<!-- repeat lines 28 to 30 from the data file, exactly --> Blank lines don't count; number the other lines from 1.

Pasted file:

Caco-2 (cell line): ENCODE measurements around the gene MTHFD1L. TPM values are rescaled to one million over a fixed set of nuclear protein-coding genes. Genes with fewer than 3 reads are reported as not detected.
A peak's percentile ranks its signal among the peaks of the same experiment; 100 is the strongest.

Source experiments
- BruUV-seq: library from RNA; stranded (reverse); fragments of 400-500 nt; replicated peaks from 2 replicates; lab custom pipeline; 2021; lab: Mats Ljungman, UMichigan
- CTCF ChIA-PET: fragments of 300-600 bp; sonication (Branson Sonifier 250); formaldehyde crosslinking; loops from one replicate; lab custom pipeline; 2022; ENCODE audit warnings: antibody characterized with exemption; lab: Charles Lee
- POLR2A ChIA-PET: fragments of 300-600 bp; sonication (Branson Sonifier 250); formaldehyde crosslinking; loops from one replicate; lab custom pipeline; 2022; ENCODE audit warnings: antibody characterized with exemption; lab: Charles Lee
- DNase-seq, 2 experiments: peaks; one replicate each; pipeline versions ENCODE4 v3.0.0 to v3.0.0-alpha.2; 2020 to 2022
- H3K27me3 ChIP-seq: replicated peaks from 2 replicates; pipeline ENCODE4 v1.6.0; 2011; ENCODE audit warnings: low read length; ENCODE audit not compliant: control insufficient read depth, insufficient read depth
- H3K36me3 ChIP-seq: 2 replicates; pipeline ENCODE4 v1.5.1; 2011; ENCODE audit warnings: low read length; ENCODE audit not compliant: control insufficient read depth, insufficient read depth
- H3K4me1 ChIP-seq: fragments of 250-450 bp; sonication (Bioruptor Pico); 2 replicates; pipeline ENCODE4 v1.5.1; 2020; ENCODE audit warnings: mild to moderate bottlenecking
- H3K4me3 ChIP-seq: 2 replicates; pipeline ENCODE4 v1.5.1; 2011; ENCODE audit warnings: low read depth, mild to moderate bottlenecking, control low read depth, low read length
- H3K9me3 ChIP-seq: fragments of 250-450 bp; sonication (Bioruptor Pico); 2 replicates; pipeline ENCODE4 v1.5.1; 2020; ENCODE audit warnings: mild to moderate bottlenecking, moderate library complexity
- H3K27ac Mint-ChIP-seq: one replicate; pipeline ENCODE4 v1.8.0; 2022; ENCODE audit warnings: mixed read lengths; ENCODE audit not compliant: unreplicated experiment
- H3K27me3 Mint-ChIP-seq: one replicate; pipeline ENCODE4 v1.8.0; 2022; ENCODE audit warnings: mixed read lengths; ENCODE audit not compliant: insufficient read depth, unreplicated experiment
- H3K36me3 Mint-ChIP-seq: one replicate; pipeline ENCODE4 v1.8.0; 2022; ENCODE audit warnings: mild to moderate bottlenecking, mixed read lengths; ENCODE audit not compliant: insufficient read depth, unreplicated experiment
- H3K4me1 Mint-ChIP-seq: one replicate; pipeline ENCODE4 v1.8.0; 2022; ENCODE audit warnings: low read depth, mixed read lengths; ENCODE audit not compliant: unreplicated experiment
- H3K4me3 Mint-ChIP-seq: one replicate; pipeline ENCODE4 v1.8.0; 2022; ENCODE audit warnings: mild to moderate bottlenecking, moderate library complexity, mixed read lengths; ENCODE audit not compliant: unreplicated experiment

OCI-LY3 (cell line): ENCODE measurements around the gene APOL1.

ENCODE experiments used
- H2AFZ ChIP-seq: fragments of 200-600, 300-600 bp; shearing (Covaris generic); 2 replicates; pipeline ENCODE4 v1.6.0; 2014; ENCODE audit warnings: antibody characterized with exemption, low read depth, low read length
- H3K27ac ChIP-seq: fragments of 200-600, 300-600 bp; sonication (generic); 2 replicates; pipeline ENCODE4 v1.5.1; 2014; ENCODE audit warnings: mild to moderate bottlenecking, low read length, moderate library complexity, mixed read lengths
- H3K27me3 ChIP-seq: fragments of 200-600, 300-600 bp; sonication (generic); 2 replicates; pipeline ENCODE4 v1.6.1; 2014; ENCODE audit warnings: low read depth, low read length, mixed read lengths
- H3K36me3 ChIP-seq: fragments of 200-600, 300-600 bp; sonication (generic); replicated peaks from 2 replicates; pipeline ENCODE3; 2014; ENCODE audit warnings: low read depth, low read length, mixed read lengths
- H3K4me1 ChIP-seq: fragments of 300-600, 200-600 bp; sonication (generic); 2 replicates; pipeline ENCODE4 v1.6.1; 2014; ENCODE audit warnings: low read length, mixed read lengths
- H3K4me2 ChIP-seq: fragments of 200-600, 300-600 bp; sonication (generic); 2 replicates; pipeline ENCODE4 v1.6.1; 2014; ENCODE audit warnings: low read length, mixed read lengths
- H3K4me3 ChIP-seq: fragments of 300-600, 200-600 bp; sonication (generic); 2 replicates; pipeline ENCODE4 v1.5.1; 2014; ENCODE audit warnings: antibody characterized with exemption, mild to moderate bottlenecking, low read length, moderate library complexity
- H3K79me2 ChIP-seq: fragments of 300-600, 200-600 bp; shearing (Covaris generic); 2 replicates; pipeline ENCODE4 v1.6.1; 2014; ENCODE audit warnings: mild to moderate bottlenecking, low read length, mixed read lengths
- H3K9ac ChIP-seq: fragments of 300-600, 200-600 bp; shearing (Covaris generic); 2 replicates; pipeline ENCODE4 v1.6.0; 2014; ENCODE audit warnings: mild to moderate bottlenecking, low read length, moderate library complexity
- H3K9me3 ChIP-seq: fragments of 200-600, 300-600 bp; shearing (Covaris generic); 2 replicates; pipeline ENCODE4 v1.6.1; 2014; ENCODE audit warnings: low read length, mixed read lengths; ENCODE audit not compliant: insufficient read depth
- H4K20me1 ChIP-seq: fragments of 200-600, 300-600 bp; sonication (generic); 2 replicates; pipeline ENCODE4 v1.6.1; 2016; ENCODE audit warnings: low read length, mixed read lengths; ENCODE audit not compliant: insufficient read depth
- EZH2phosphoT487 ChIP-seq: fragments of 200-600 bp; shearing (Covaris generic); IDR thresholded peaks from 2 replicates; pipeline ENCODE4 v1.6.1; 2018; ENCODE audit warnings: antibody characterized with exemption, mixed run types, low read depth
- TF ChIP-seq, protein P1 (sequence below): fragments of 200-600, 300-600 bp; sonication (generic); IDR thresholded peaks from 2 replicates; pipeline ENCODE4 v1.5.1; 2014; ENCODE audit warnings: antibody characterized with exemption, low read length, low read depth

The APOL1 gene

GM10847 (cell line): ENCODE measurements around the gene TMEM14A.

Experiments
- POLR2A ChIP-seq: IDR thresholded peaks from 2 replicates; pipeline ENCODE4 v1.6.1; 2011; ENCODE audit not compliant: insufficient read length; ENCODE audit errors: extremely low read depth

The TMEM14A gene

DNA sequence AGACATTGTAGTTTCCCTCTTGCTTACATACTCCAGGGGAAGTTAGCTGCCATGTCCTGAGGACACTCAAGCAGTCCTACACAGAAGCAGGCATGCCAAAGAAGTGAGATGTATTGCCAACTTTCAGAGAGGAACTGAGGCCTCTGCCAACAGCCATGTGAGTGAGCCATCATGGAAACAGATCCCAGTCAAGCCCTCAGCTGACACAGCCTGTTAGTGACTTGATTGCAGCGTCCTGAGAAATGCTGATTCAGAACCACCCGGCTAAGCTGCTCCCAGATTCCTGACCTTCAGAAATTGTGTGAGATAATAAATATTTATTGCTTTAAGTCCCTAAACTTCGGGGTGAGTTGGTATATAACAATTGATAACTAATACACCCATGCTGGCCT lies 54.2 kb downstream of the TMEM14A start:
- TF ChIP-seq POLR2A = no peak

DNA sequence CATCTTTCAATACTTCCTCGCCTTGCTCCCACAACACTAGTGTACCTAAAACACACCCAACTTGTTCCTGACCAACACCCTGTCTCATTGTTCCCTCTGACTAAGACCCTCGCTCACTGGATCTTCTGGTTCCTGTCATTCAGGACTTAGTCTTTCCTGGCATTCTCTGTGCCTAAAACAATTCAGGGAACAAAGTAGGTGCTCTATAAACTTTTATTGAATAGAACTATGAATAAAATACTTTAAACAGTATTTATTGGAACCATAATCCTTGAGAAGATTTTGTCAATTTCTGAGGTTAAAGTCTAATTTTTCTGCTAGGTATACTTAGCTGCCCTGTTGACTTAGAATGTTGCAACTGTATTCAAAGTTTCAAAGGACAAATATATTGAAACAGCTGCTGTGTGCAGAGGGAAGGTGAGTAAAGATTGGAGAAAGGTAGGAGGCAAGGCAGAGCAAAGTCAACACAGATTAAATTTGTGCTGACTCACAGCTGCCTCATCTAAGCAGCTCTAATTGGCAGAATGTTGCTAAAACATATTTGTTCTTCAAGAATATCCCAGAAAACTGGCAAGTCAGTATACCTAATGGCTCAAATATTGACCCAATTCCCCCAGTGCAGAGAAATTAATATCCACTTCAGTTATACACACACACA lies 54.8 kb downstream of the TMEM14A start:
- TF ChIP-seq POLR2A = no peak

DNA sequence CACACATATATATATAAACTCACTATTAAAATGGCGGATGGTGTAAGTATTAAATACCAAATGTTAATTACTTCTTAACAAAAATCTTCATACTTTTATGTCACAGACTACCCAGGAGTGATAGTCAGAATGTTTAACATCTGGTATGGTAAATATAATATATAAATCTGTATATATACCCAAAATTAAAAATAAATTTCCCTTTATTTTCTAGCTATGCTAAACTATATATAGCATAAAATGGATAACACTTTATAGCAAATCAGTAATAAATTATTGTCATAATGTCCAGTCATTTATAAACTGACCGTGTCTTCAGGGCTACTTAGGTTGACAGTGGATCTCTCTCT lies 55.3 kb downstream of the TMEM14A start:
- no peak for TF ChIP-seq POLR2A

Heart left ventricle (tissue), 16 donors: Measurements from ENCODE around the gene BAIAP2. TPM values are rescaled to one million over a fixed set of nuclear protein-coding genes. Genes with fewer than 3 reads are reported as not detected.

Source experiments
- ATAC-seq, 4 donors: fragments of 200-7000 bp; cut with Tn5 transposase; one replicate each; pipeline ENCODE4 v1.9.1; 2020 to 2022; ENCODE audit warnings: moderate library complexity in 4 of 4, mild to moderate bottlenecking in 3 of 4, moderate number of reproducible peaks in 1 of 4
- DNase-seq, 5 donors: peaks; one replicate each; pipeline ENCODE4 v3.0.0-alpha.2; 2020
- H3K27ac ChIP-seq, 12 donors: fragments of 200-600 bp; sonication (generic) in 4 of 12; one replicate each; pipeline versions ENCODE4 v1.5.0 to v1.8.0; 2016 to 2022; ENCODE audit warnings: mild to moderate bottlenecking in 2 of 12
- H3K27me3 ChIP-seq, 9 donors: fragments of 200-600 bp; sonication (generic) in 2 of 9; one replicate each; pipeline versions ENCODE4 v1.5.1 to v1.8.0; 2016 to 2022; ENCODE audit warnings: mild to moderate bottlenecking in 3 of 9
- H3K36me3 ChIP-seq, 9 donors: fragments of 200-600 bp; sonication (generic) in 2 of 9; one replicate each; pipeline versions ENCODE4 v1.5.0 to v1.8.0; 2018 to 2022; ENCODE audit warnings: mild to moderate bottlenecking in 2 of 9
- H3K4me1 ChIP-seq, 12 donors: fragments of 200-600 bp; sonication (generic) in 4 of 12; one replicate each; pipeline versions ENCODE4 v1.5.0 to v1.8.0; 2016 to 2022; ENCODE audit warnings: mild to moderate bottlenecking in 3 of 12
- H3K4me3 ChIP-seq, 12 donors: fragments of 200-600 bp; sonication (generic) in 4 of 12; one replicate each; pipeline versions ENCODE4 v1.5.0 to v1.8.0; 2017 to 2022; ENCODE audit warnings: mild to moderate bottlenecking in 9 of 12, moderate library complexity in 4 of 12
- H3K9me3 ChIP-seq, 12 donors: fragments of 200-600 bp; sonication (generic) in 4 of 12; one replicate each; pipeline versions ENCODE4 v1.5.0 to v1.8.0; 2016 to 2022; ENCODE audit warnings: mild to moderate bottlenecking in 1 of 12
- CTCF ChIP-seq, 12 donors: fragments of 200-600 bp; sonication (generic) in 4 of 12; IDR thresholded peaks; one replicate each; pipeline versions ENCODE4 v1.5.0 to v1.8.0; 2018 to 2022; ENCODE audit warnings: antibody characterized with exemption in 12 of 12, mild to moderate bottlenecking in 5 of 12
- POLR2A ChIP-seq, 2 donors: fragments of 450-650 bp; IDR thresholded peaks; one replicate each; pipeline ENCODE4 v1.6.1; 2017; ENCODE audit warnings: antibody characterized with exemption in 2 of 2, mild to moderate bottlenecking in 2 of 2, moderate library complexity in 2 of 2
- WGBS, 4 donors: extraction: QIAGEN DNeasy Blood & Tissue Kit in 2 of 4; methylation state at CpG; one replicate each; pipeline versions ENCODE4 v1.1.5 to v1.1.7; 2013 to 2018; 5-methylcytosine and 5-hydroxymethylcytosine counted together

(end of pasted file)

- H3K9ac ChIP-seq: fragments of 300-600, 200-600 bp; shearing (Covaris generic); 2 replicates; pipeline ENCODE4 v1.6.0; 2014; ENCODE audit warnings: mild to moderate bottlenecking, low read length, moderate library complexity
- H3K9me3 ChIP-seq: fragments of 200-600, 300-600 bp; shearing (Covaris generic); 2 replicates; pipeline ENCODE4 v1.6.1; 2014; ENCODE audit warnings: low read length, mixed read lengths; ENCODE audit not compliant: insufficient read depth
- H4K20me1 ChIP-seq: fragments of 200-600, 300-600 bp; sonication (generic); 2 replicates; pipeline ENCODE4 v1.6.1; 2016; ENCODE audit warnings: low read length, mixed read lengths; ENCODE audit not compliant: insufficient read depth